Where Does Most Cargo Theft Happen?

Compared to 2016, cargo theft dropped by 32% in the second quarter of 2017, according to Keith Lewis, Vice President of Operations at CargoNet. Speaking to freight brokers at the DAT User Conference in Portland, OR, Lewis said that increased awareness of the problem has helped to combat theft, and due diligence by brokers plays a role.

Lewis shared these and other facts compiled by CargoNet, a national data-sharing system that seeks to prevent cargo theft and improve recovery rates. CargoNet is managed by crime analysts and subject-matter experts including Lewis. He has 20 years of experience in transportation logistics, and is also a former law-enforcement officer and detective.

According to CargoNet, Los Angeles is the perennial number-1 location for cargo theft, while food and beverage items are the most commonly stolen commodities.

One striking stat: Georgia has seen a 64% reduction in cargo theft in the past year, dropping to the 5th on the list of states with the most instances of cargo theft.

Criminals frequently arrange a fictitious pickup, where a load is double-brokered or an impostor poses as a carrier to pick up the load. Another tactic is to hold the load hostage.

What can brokers do when confronted with cargo theft?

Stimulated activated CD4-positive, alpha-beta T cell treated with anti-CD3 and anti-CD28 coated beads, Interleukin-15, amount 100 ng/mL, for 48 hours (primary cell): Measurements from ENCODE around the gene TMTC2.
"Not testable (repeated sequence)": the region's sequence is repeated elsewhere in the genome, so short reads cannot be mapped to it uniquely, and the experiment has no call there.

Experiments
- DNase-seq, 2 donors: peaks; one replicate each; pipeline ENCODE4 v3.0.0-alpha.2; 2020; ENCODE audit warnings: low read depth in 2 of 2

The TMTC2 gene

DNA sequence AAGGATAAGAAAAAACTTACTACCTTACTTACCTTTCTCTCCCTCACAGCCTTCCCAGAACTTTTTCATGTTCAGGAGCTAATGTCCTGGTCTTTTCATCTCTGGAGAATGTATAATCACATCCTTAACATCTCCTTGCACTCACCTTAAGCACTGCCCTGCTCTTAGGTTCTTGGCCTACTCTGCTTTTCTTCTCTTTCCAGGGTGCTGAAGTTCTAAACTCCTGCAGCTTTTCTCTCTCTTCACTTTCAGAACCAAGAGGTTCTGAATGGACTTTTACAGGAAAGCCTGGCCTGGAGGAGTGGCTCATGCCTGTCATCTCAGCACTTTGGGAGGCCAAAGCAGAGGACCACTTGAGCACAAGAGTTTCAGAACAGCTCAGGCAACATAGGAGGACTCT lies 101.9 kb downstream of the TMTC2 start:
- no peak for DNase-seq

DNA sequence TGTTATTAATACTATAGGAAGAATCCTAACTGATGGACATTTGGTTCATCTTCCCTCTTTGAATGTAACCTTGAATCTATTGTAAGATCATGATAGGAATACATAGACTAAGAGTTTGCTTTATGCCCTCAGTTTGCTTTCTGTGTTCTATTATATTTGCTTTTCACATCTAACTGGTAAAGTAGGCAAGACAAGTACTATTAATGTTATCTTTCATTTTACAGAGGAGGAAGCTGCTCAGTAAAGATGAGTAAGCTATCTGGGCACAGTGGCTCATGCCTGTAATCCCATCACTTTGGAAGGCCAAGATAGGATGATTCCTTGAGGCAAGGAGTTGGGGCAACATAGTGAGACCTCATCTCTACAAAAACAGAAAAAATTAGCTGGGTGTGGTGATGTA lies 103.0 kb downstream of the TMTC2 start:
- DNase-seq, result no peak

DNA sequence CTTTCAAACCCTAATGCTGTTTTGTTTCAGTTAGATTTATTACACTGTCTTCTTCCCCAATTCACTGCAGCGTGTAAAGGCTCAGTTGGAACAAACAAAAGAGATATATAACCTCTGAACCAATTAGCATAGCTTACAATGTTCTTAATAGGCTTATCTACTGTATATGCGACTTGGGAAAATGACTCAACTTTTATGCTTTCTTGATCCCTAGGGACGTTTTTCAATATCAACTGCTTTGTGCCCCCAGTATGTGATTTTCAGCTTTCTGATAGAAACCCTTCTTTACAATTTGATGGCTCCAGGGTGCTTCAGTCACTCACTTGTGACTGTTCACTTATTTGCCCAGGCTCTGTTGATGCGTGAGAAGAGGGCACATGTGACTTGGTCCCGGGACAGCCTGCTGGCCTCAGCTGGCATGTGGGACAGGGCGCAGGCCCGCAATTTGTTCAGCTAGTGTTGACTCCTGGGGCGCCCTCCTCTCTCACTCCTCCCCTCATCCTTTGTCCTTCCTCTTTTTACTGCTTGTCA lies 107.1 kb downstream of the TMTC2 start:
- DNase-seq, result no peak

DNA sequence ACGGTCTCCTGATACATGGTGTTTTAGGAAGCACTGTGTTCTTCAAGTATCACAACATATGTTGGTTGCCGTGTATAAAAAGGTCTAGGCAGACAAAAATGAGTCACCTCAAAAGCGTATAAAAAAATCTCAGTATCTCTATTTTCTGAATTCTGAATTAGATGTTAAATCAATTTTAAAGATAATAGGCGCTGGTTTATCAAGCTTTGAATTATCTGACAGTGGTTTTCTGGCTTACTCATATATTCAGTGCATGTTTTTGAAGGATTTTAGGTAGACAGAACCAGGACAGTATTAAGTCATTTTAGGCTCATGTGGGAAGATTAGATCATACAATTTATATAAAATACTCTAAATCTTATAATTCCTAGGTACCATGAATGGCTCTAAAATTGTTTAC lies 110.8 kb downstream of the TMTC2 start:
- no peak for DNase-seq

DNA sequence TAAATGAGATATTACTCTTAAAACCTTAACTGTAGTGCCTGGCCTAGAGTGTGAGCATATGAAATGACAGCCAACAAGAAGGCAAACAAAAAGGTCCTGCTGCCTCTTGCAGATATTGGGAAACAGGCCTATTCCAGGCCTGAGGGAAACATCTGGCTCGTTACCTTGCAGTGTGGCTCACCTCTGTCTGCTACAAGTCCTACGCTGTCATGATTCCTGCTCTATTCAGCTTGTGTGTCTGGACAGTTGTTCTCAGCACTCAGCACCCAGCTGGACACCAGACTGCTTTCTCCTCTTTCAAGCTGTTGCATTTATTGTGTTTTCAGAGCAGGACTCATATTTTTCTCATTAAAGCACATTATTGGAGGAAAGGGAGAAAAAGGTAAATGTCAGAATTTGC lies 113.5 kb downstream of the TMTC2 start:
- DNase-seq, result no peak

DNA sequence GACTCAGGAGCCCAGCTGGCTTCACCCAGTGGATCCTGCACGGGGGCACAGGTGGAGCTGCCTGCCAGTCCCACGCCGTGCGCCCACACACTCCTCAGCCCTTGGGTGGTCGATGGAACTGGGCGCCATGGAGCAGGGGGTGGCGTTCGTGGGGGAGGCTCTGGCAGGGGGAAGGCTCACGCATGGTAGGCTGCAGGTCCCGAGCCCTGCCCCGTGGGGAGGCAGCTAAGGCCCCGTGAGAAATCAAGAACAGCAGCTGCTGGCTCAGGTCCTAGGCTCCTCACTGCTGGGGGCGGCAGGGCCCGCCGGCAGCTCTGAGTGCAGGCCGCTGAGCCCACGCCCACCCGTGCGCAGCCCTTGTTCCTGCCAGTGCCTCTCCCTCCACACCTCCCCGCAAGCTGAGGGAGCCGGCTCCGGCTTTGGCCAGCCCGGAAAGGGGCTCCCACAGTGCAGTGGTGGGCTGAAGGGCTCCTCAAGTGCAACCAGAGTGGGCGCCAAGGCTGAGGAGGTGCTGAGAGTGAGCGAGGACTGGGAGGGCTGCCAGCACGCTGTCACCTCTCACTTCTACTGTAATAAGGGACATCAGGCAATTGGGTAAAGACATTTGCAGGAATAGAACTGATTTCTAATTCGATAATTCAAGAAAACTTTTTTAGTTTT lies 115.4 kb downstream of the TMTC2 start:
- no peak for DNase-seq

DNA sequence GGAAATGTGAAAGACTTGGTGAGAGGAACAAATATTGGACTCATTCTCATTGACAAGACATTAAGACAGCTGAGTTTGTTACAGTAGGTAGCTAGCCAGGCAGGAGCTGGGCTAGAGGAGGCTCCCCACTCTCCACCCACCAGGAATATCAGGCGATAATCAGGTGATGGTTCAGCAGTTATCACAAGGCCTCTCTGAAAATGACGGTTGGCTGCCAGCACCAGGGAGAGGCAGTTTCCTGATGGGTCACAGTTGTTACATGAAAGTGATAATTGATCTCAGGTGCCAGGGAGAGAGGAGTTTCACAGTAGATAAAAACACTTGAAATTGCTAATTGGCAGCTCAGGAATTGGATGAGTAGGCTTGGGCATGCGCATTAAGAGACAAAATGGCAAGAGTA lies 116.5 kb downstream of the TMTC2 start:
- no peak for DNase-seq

Before you call the police, look up the specific code section that applies to the crime in that state. Speak the language that police understand — describe the crime in a way that matches that code, since many law enforcement officials aren’t familiar with this industry.

As a preventive measure, Lewis recommends hiding a small GPS tracking device in the load itself, especially if you're moving high-value freight. Shippers and freight brokers often work together to position and monitor the tracking devices, Lewis said.

Best practices in case of a hostage load

  • Make a controlled call to carrier asking for the load to be delivered or return
  • Record the carrier refusing to release the load
  • Ask for photograph of load for “proof of possession”
  • Use CargoNet Alert Search or contact CargoNet about how you might be able to pinpoint the location of the load
  • Be nice – you might be able to negotiate a resolution

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Matt Sullivan

Matt Sullivan is the editor of DAT Carrier News. He has more than 10 years of journalism experience.



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